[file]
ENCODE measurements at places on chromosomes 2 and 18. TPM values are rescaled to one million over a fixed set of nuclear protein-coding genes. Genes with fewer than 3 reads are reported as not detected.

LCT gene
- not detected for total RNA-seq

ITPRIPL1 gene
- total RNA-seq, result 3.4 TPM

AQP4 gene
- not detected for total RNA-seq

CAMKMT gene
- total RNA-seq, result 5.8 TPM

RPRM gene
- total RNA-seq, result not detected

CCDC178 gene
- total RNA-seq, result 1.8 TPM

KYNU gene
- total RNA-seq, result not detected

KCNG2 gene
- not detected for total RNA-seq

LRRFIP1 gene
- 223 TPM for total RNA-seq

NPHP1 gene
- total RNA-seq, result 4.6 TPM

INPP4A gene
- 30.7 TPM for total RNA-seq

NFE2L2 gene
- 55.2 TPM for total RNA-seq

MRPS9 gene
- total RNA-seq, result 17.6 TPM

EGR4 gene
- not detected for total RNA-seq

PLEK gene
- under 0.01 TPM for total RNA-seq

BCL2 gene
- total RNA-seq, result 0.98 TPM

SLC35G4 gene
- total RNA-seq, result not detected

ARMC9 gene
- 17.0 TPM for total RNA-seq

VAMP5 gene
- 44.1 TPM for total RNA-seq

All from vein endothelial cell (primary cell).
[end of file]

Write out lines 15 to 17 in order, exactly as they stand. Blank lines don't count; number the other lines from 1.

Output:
- total RNA-seq, result not detected

KCNG2 gene
- not detected for total RNA-seq